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7:21 PM Wed, Sept. 19th

Movie Review: All-ABBA musical is fun but nowhere near pitch-perfect

Courtesy<br>
Donna (Meryl Streep) and friends have lots to sing about in “Mamma Mia.”

Courtesy<br> Donna (Meryl Streep) and friends have lots to sing about in “Mamma Mia.”

Playing: Frontier Village 10 Ciné; 445-7515

Harkins Prescott Valley 14; 775-2284

Rated: Rated PG-13 for some sex-related comments.

Cast: Meryl Streep, Julie Walters, Christine Baranski, Amanda Seyfried, Pierce Brosnan, Colin Firth, Stellan Skarsgård, Dominic Cooper.

Plot: Anyone who has seen the stage production knows the story. Sophie (Seyfried) is about to marry her 20-something fiancé Sky (Cooper) at her mother's hotel on a small Greek island. One minor cloud drifts across the otherwise sun-filled setting, though: Sophie has no idea who her father is. Neither, apparently, does her mother Donna (Streep). Sophie finds mom's diary and discovers that, in a spate of love affairs and rebounds, Donna slept with three men, any one of whom could be Sophie's long-absent dad.

Sophie invites each of the three to the wedding, hoping that she will somehow recognize the father she has never seen.

Sure enough, Sam (Brosnan), Harry (Firth) and Bill (Skarsgård) show up simultaneously, on the day before the big event. Between the dancing, singing and drinking, each man comes to believe that he's Sophie's father, promising to give her away at the altar.

Donna remains clueless, however, as she relives her liberated and carefree musical past with her old pals Rosie (Walters) and Tanya (Baranski).

The original stage production, written around and cleverly adapted to the songs of ABBA, the Swedish pop group from the late 1970s and early '80s, has thrived for nearly 10 years, causing theatergoers to dance in the aisles to hits like "Dancing Queen," "Take a Chance on Me" and "Waterloo."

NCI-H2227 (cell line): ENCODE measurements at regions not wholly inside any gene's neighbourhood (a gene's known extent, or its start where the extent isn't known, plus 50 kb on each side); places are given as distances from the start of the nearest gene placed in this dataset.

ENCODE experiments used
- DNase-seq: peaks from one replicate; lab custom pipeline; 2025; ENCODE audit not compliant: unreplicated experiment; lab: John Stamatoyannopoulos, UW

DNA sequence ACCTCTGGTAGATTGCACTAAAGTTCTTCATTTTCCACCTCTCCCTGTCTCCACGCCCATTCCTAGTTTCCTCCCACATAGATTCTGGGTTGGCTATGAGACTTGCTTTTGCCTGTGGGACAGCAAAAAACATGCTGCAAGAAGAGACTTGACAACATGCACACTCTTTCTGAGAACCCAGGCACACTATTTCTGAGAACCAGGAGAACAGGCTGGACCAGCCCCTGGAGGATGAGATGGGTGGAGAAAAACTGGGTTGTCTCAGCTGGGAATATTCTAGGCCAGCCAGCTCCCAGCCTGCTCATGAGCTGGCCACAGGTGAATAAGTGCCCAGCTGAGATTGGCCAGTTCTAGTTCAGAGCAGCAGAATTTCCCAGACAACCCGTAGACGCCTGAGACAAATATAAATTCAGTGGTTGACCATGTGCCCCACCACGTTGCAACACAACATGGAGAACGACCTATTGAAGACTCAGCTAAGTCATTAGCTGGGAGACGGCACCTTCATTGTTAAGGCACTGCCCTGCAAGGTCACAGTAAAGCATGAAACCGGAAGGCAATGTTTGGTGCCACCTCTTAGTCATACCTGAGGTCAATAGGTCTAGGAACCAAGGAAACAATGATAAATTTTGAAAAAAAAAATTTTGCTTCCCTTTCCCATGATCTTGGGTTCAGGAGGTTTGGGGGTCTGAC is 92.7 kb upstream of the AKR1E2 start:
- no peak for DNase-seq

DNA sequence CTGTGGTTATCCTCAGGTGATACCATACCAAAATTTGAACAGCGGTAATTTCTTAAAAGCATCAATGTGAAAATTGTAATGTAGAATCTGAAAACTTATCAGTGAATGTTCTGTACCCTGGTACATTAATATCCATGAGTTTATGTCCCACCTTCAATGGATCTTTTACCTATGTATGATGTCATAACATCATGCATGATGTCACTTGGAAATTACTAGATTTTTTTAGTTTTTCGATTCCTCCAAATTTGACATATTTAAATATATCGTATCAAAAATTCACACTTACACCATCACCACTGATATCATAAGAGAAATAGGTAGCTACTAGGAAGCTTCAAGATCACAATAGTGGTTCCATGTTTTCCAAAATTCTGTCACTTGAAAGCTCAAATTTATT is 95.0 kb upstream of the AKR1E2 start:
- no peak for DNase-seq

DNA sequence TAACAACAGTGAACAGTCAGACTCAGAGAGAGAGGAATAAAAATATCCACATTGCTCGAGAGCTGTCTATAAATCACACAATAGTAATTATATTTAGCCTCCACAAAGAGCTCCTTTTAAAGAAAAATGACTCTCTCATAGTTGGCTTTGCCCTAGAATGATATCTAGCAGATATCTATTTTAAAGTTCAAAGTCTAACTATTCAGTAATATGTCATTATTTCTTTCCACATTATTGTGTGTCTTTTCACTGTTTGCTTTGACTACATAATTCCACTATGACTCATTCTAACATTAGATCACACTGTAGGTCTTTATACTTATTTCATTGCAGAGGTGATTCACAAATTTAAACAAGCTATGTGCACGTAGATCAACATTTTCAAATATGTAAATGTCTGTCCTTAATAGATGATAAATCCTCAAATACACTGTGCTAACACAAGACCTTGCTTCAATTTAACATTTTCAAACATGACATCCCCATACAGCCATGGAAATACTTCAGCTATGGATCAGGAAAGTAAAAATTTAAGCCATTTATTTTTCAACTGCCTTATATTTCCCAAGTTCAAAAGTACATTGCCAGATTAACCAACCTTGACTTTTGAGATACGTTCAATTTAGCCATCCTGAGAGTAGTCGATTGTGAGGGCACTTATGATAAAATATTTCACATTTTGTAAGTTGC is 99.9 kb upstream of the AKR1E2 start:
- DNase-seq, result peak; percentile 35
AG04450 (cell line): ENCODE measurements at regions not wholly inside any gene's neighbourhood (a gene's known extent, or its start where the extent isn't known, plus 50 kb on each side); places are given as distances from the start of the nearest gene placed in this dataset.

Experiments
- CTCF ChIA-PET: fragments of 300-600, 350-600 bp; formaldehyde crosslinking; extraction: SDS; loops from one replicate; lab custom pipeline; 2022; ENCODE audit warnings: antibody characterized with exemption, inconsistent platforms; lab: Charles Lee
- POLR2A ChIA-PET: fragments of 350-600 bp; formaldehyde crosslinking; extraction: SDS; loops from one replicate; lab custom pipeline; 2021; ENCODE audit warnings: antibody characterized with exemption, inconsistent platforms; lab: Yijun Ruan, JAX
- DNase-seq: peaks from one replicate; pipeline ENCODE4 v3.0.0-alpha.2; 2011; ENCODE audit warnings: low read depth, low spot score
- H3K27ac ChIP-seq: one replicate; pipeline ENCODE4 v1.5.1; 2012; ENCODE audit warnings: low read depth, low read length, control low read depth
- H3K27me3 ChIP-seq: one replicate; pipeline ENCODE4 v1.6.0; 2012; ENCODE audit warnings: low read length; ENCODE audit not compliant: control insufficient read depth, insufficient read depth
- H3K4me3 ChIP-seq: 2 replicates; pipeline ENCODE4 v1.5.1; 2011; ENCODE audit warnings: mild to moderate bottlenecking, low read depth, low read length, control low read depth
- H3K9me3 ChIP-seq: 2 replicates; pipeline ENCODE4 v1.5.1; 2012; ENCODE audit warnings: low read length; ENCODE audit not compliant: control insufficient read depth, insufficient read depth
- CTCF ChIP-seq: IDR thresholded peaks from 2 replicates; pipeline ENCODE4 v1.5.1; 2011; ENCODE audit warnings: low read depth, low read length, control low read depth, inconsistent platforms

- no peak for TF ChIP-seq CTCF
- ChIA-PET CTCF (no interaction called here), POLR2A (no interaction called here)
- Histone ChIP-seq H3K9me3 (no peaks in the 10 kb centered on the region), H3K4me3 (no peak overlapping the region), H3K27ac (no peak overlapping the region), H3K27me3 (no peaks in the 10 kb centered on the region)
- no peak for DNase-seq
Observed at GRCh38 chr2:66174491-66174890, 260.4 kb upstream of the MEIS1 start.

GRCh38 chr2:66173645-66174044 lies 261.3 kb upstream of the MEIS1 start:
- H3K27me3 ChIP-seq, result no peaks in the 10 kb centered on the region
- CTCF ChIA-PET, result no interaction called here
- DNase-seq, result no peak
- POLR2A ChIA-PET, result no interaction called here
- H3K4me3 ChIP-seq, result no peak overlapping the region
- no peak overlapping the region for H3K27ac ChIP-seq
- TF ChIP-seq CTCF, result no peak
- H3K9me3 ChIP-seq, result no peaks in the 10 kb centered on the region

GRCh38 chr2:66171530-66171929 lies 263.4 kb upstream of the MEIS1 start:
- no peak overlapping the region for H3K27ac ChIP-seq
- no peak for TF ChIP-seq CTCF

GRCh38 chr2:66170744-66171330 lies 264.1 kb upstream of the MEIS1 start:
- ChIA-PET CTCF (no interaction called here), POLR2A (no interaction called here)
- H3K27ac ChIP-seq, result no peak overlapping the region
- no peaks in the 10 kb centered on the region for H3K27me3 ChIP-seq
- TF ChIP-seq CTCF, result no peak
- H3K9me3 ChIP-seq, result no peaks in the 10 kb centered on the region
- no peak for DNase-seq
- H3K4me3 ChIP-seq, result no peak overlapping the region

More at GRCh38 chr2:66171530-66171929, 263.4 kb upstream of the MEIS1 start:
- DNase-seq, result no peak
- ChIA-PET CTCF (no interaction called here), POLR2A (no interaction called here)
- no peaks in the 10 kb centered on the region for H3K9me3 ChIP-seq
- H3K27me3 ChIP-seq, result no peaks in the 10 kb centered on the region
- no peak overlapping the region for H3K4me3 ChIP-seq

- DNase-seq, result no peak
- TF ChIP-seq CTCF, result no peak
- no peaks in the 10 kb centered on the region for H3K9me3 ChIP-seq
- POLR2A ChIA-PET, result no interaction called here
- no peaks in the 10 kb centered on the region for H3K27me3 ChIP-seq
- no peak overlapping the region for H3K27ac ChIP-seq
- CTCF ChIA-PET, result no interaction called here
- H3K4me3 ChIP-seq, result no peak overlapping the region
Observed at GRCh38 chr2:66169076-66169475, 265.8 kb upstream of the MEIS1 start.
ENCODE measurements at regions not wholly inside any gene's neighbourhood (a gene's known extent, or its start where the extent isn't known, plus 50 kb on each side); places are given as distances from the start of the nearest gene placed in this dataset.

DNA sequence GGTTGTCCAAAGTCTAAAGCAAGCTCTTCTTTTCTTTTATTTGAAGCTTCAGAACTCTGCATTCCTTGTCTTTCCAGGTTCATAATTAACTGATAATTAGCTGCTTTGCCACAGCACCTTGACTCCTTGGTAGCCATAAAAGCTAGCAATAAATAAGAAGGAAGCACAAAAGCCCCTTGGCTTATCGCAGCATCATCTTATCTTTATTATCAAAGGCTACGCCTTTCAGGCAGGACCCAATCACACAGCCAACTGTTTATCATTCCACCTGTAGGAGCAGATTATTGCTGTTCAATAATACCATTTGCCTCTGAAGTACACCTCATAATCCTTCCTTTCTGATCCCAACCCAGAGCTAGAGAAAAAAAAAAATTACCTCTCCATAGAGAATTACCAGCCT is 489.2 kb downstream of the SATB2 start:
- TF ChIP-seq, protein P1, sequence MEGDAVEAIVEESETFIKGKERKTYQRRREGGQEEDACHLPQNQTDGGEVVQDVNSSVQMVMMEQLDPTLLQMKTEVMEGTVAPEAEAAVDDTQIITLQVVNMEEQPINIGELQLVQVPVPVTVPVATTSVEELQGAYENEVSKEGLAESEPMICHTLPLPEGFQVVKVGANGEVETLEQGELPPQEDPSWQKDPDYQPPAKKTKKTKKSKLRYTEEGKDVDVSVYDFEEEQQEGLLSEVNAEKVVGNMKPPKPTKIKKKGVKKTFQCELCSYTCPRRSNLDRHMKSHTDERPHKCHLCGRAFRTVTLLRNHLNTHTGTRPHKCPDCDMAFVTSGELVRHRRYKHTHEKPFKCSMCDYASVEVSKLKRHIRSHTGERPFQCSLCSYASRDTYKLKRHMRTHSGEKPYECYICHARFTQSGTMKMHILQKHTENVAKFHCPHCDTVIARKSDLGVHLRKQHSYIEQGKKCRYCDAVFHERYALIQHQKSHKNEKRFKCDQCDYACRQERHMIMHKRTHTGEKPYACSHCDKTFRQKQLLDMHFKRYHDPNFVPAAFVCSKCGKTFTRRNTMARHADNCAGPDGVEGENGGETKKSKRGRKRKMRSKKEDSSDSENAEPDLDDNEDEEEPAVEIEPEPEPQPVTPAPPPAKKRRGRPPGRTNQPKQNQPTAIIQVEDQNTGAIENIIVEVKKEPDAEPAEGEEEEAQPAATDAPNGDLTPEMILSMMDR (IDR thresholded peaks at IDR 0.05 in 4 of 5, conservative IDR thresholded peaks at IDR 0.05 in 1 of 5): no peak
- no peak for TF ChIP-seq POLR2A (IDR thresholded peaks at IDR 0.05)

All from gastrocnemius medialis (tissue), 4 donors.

The film version, however, will most likely fade away to DVD release before the end of the summer.

Star Player: Meryl Streep. She tries (though too hard at times) and actually appears to have fun in her role as Donna. She can sing, too, which makes the film a bit more enjoyable than it otherwise might have been.

Best Line: "I don't care if you slept with hundreds of men. You're my mom - I still love you." - Sophie to Donna, in the church filled with wedding guests.

My take: I am an ABBA fan from way back, when I was 17 and a dancing queen. I saw the play and found it to be quite entertaining, fun and melodic.

The film version of the play, though, is so sickly sweet and sappy that I had to brush my teeth and gargle afterwards.

With its amateur singers, this musical is not a soundtrack aficionado's delight. At times, the songs are painful to listen to, especially when Brosnan pipes up, sounding like a howling wolf.

Some songs I honestly had never heard, even though I thought my collection of ABBA's albums was complete. I think they scraped the barrel to find something - anything - that could relate to whatever scene they were plodding through.

Did I laugh? Absolutely, especially during the closing credits when the trio times two dresses up in true ABBA fashion and seemingly makes fun of the entire adventure.

Still, ABBA should be cringing, though they're most likely laughing all the way to the bank with royalties from their classic songs, no matter how poorly sung.

Stars: Three out of five.